Construction defects are an issue for some people who have their homes renovated or repaired. These defects can come from shoddy materials or subpar workmanship, but the result is the same. The home might not be safe to live in and the work might all have to be redone again.
When you suspect that you have a construction defect that needs to be remedied, you have two time limits that you have to think about. One is the statute of repose, which is a time limit based solely on the amount of time that has passed since the job was done. The other is the statute of limitations, which is based on the amount of time since you noticed the issue.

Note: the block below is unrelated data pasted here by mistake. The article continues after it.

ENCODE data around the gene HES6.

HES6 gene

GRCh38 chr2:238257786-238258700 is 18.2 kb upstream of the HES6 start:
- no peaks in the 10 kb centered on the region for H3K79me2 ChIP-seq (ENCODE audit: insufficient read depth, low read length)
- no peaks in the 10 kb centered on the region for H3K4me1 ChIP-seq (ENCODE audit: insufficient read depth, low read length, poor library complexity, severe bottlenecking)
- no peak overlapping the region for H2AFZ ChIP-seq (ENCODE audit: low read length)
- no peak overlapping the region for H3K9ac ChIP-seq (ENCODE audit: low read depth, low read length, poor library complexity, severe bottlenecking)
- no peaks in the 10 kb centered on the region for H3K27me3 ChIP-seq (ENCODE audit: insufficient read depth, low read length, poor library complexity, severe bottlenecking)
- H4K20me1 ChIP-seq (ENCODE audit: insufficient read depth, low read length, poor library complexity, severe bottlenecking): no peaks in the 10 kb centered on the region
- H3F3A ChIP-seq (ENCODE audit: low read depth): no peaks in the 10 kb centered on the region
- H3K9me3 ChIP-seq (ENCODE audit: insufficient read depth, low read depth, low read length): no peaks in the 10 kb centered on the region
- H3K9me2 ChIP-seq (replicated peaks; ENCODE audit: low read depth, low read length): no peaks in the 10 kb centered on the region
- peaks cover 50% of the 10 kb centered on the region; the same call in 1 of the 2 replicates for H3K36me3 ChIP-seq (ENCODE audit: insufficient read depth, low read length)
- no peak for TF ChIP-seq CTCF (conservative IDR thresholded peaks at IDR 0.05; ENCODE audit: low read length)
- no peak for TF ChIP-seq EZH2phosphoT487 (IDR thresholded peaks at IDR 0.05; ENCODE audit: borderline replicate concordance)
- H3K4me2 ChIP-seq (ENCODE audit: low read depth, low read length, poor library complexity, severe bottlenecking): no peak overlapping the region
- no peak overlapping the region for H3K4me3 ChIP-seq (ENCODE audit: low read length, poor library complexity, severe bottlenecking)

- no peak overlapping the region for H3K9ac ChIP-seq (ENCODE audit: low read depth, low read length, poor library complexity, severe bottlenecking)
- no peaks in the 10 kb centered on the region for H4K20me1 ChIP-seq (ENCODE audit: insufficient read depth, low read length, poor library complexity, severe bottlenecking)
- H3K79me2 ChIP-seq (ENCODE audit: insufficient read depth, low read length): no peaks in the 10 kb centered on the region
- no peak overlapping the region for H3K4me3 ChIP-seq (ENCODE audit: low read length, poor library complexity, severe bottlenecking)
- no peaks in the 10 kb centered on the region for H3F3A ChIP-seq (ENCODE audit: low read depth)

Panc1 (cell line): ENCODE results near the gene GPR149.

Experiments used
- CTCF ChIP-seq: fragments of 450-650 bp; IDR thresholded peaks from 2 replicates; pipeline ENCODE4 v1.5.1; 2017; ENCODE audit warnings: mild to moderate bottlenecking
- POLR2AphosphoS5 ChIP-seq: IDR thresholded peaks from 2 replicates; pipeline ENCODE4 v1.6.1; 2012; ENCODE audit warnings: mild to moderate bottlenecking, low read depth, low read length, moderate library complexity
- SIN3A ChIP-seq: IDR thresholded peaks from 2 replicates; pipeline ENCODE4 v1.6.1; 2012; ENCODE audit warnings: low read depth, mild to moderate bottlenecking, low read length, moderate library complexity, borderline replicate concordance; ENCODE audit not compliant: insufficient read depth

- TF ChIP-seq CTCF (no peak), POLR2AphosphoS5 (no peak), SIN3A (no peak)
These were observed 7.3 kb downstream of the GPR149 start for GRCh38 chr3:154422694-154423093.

In Florida, the statute of repose is 10 years, so you can take action 10 years from the date the job was done. The statute of limitations is four years, so you must take action within four years of the date you noticed the defect. It is possible for one of these time limits to run out while the other is still valid. Since both must still be effect when you file a claim, you won't be able to file a lawsuit for a construction defect if one has expired.
Dealing with construction defects is something that homeowners don't need to do while they are trying to get things back together after something happens to their home. If you are in this position, make sure that you learn your options for action right away so you can act quickly.
Source: FindLaw, "Construction Defect Basics," accessed Oct. 04, 2017